Are Property Booms and Busts Unavoidable?

Below is my abbreviated translation of a recent article by 徐滇慶 on titled “Developers Collude to Push Up Prices, Rendering Control Measures Futile”, which seeks to identify the underlying causes for persistent and rapid price rises in China’s property market and the possible causes that could lead to a reverse course.

It is interesting to see that those listed causes for price rises all have something to do with human nature and what Henry George referred to as the fundamental principle of the law of rent: that “men will seek to gratify their desires with the least exertion”. After all, who wouldn’t want wealth that comes not from hard work but simply from just owning a piece of land or property?

Empirical evidence shows that the causes cited in the article are not indigenous to mainland China, but apply to most places with a capitalist system including Hong Kong, although the “developer collusion” cause may be less obvious in western countries. The key concern here is that going overboard in property will always induce an economic bubble and usually leads to painful consequences when it deflates, as history has repeatedly witnessed. While the Japan and Hong Kong property carnages are still fresh in people’s memory, a similar scene is unfolding in the U.S. with credit complications. It is anyone’s guess if China will be able to avert what looks like a natural but unpalatable feature of capitalism.

Translated Article:

“Between 2000 and 2004, property prices in western markets except Germany and Japan shot through the roof and have become a hot topic for research and study.

Given the painful lessons from the Japanese economic debacle in the 1980s and the Asian financial crisis in 1997, a lot of academics have focused their attention on analyzing how speculative demand leads to a housing bubble being formed, as well as on the relationship between financial crisis and housing speculation. Some of them have been studying the basic factors that cause property prices to bloat and some have been analyzing the inherent link between rapid rises in property prices and a bubble economy. These studies are still ongoing and have reached interim conclusions. The results of these studies should lend some light on the investigative study of the internal mechanism by which China’s property prices have been skyrocketing.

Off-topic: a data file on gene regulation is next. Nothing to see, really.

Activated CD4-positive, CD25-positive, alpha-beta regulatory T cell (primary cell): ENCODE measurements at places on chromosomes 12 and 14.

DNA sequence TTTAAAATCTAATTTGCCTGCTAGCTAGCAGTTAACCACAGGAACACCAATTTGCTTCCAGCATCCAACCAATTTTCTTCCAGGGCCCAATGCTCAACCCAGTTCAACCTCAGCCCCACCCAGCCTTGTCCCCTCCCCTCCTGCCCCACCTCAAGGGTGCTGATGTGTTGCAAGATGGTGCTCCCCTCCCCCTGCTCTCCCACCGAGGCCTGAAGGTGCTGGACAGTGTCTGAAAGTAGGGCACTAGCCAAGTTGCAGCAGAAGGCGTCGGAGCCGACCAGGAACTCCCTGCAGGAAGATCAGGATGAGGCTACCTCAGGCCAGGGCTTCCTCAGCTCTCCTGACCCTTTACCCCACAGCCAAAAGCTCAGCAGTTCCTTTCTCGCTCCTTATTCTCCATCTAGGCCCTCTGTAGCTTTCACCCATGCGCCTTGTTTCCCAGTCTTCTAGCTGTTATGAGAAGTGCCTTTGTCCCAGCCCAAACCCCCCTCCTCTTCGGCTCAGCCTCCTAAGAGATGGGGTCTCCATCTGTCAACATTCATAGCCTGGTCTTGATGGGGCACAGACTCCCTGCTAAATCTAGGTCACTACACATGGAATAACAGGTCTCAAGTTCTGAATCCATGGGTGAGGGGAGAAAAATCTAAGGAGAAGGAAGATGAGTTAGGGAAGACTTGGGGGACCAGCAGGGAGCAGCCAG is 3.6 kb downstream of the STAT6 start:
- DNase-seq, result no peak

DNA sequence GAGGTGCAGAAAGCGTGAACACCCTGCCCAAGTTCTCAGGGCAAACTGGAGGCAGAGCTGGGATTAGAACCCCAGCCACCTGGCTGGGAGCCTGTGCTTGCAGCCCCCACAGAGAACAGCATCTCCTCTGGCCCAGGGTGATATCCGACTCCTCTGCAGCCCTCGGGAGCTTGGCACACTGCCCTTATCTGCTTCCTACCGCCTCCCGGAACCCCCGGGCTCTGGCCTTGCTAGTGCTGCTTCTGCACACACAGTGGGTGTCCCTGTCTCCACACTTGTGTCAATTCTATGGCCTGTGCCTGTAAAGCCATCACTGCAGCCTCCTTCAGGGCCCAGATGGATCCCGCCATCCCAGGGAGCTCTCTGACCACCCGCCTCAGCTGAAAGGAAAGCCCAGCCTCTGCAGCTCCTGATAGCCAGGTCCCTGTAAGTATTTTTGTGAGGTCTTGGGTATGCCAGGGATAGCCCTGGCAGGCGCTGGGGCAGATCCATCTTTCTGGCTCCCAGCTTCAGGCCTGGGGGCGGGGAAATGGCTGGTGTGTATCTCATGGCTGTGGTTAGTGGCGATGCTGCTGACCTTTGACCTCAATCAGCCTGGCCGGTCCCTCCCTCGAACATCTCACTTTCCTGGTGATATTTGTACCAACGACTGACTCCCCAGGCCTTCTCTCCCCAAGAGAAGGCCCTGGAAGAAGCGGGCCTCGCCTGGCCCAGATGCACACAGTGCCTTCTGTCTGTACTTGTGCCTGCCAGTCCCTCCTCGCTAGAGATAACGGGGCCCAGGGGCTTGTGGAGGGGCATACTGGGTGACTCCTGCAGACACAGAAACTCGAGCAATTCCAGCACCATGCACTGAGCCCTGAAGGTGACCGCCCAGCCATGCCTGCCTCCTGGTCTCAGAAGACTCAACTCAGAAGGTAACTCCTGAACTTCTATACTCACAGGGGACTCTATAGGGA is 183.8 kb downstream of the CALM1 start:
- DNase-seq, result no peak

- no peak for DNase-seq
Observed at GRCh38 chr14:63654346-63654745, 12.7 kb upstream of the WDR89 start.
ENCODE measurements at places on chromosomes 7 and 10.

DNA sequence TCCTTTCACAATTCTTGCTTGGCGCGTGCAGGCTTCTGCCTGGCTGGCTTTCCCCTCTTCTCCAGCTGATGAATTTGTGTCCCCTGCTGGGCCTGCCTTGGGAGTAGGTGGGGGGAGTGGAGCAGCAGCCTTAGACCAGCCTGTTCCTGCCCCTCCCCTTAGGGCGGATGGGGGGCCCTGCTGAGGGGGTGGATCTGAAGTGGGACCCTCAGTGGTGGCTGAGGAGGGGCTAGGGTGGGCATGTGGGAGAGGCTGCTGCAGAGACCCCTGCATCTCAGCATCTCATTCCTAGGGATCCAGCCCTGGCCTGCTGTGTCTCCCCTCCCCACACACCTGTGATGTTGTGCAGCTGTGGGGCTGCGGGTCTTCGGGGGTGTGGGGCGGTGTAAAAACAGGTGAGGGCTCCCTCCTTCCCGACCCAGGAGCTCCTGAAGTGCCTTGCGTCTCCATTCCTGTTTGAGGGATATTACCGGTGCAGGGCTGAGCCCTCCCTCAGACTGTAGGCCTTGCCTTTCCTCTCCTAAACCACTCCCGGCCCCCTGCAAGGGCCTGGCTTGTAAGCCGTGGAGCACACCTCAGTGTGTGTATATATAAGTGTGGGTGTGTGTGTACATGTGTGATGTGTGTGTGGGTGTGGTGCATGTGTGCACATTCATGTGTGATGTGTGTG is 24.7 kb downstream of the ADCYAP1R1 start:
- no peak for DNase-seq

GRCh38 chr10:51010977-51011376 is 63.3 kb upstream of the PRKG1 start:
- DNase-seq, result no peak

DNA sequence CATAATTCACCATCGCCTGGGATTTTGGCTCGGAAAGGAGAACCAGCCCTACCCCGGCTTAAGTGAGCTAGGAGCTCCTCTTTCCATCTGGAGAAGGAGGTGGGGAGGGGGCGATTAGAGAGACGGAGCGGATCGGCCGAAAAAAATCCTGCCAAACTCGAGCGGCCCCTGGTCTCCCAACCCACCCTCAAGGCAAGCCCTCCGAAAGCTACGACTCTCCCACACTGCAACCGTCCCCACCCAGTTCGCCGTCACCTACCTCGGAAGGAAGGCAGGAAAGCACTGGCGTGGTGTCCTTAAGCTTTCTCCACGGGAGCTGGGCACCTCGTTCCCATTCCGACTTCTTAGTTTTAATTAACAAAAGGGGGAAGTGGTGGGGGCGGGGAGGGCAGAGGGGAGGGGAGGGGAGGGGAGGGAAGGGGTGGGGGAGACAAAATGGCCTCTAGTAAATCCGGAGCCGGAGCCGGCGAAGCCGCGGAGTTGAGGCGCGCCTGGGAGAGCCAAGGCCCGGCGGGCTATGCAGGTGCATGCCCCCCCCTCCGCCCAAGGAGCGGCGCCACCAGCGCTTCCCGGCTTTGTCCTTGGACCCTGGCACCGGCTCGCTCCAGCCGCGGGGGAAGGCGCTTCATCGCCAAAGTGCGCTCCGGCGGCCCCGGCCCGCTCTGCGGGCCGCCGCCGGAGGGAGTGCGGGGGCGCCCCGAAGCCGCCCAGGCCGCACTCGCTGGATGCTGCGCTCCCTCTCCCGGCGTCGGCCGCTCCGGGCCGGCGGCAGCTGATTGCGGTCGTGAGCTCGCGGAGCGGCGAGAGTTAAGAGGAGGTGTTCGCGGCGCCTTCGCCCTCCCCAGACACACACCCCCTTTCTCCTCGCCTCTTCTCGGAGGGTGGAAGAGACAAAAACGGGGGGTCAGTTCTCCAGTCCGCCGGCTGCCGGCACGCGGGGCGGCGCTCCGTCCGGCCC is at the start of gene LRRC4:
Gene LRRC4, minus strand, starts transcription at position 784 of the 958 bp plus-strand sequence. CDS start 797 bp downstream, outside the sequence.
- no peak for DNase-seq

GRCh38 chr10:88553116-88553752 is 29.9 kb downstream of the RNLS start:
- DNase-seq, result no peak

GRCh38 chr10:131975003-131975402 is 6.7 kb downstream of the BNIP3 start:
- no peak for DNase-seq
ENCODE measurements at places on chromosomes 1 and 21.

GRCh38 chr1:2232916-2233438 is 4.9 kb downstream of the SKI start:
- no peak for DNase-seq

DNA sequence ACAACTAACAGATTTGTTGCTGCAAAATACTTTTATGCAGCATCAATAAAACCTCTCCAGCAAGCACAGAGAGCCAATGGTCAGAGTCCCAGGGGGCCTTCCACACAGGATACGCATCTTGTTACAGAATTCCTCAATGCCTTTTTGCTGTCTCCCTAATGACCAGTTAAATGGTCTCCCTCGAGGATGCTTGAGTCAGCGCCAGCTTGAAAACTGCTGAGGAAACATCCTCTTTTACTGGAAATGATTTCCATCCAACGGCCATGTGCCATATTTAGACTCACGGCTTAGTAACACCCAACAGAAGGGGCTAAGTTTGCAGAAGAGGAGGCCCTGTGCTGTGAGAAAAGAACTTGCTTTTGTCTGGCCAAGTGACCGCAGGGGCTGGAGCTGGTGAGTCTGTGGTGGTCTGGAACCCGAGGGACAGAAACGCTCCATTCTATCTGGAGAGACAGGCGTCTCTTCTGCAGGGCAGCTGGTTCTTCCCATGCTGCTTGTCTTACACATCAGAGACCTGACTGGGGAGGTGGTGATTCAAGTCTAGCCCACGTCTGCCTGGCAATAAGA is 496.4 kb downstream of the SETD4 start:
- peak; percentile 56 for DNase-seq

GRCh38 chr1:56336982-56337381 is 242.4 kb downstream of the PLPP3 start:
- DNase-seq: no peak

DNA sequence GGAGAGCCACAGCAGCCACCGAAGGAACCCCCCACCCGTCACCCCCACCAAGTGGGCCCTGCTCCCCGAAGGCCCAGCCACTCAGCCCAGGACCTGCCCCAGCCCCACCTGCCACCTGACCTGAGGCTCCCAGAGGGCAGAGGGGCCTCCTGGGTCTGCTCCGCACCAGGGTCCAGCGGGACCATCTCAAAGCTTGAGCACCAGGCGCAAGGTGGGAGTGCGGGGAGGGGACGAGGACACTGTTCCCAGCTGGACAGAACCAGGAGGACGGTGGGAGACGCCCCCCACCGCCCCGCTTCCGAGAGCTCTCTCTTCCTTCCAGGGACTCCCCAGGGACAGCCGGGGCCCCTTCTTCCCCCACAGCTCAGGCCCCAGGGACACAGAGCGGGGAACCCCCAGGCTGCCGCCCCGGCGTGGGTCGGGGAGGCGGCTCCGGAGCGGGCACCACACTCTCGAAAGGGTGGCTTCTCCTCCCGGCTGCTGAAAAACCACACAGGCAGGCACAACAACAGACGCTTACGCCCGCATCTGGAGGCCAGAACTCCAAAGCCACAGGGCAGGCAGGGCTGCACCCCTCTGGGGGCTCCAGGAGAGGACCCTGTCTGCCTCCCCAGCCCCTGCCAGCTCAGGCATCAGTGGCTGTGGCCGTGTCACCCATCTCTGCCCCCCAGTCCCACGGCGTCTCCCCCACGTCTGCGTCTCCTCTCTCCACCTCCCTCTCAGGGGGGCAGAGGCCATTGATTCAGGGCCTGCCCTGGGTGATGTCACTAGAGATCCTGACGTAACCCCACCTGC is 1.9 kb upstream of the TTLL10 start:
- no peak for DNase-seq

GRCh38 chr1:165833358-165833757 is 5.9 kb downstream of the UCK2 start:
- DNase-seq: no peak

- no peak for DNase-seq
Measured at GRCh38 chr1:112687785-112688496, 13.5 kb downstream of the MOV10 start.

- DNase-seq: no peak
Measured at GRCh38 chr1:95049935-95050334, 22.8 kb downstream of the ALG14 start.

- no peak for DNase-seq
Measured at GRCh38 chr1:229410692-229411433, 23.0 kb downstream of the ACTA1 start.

What have caused China’s property prices to rise incessantly? Apart from the demand factor, there are four other factors that have caused dogged upward movement in prices:

(1) Properties are a durable commodity and can last up to 50 years with low depreciation rate. In most cases, purchasers buy properties just because they are worried that prices will keep rising and thus it makes sense to buy sooner rather than later. Once they have bought a property, they naturally wish the price to go further up. Therefore, it is not practical to expect purchasers to restrain their buying desire and help cool down the market; on the contrary, they would actually be a pushing force.

(2) For most homeowners, the property they own is their core asset. When the price of their core asset rises, they would feel rich even though they are not thinking of selling it and this feeling makes them happy and hopeful of further price appreciation. Such expectation often has a self-fulfilling effect on the price trend.